Forum Journal: Fifty Years of Heritage So Rich: The National Historic Preservation Act

By Forum Online posted 01-31-2017 11:21


Cover_smallforweb.jpgHeading into the 50th anniversary year of the National Historic Preservation Act (NHPA), the fall 2015 issue of the Forum Journal looked ahead toward the next 50 years of preservation. As we leave 2016 behind, we pause to reflect on the NHPA and its role in shaping the preservation movement over the last half-century. 

Conceived and enacted in the time of President Johnson’s Great Society, the NHPA exemplified the optimism and progressive vision of the 1960s. Other legislation of the time, which sought to improve air quality, conserve natural resources, and ensure voting rights, has considerably shaped the landscape of our nation—though perhaps none quite as literally as the NHPA.

In this issue of the Forum Journal, we seek to represent the breadth the NHPA and the programs it initiated:

  • The National Historic Preservation Act at 50: “A Living Part of Our Community Life and Development” by Thompson Mayes
  • Significance Is Always Intangible: An Interview with the Keepers of the National Register by Susan West Montgomery
  • “Now that the Slums Are Fashionable”: Origins of Section 104 of the National Historic Preservation Act by John H. Sprinkle Jr.
  • The Unfulfilled Potential of the National Historic Preservation Act by Thomas F. King
  • The Historic Preservation Fund: Expanding on the Foundation We’ve Built Together by Congressmen Earl Blumenauer and Mike Turner
  • The Advisory Council on Historic Preservation at 50 by Ronald D. Anzalone
  • Taking the National Historic Preservation Program to the Next Level by Susan West Montgomery

Taking advantage of a unique moment in preservation history, we convened every Keeper that has guided the National Register of Historic Places since its inception to discuss their collective and individual experiences. The Keepers describe their favorite listings and accomplishments, the evolution of the register, and their hope for its future, but also tackle some of the controversial register nominations they saw during their tenures.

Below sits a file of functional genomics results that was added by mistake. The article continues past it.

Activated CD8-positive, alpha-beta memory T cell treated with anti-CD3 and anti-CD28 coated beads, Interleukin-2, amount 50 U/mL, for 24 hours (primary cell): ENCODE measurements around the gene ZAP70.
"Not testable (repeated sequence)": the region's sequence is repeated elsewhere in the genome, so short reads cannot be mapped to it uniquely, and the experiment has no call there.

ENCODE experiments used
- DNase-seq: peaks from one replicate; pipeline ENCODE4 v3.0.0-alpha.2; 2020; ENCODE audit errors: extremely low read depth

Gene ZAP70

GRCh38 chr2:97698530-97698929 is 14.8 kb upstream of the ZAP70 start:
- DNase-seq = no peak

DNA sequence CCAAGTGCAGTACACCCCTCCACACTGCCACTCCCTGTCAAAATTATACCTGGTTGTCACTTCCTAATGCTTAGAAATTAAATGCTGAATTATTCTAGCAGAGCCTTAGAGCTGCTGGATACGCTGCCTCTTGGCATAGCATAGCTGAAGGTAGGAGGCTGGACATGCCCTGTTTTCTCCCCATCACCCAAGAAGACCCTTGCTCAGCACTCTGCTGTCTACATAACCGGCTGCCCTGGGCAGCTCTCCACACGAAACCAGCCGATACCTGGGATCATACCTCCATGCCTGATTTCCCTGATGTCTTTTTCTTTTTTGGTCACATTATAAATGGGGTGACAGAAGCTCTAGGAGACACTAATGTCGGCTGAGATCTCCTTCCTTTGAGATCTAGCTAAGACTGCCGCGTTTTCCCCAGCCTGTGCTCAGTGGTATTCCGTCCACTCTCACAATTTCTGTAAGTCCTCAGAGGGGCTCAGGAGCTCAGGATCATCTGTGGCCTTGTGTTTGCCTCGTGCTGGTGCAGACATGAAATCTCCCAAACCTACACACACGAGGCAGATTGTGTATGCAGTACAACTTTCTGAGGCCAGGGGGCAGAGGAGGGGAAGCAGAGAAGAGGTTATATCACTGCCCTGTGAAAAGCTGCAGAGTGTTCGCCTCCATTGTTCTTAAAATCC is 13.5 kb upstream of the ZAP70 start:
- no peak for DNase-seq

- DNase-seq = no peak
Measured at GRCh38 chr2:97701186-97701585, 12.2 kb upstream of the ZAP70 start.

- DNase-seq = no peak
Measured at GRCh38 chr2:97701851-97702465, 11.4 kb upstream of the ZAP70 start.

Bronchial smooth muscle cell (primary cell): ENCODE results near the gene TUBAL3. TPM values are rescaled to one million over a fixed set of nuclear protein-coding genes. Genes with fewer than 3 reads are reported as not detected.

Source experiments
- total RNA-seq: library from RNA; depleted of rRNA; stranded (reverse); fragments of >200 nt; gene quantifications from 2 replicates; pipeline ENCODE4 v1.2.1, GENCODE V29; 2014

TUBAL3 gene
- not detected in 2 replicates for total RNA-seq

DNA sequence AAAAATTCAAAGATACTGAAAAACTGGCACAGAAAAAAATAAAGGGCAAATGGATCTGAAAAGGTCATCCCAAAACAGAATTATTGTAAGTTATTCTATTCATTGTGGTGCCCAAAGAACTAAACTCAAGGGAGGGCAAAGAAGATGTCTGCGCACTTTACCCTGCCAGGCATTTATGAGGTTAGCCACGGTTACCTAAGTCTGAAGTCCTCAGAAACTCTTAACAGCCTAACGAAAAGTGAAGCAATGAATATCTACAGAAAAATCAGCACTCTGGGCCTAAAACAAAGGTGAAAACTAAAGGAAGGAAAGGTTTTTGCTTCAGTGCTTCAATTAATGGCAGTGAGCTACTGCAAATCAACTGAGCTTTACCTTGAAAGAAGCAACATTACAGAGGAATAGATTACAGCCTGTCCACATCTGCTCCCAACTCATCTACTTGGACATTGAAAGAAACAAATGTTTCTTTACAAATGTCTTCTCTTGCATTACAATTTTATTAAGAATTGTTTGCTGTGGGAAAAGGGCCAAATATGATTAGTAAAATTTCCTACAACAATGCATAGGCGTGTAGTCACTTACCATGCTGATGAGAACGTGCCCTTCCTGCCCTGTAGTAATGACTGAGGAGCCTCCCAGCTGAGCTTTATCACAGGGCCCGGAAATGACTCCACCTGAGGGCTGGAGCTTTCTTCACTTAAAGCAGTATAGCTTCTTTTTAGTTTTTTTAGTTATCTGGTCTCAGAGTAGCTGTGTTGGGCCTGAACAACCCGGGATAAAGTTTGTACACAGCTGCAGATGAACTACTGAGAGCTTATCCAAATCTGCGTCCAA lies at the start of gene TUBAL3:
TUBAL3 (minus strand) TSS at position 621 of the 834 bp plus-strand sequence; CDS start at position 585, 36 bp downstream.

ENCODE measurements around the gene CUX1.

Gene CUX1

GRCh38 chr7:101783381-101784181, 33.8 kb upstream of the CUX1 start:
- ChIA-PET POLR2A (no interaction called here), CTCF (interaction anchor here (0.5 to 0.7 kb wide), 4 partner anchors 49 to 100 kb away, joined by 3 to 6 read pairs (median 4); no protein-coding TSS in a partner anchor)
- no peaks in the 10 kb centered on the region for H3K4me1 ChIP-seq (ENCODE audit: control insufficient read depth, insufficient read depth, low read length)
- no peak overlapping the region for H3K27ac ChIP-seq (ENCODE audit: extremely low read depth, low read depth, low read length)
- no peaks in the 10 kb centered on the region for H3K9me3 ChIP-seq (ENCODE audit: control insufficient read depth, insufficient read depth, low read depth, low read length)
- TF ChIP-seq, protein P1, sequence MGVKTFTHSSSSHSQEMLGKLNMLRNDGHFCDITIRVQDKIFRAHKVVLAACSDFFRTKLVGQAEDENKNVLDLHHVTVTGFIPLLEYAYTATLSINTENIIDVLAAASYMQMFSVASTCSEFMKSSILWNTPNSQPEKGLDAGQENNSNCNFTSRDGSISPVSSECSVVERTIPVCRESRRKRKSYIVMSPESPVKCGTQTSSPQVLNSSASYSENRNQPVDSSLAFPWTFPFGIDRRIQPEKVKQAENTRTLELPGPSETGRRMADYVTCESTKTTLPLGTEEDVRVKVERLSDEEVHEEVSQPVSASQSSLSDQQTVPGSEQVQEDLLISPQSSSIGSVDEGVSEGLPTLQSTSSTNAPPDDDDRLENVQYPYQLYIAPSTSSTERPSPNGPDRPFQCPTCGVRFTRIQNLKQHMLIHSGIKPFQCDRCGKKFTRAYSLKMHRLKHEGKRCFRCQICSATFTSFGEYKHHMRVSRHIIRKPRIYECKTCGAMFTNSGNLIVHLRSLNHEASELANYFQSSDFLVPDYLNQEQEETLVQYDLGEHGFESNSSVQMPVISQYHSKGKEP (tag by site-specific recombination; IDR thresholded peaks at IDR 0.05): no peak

We also examine the Advisory Council on Historic Preservation and its evolving role in implementing Section 106 to ensure effective preservation at the federal level. And we discuss the significant contributions of the Historic Preservation Fund—recently reauthorized, but still waiting to be fully funded. We go on to explore the unfulfilled potential of the NHPA and delve into the origins of its Section 104, which would establish a loan guarantee program for historic properties—if it were ever enacted.

We close this issue with a list of policy recommendations that could, over the next 50 years, more fully realize the core objective of the NHPA: preserving our cultural and historic resources. The 50th anniversary has coincided with an unprecedented reexamination of our nation’s policies, institutions, and objectives. Nevertheless—or perhaps all the more so—we continue to work toward fulfilling the vision articulated in the NHPA’s preamble: saving the historic heritage upon which the “spirit and direction of the nation are founded.”

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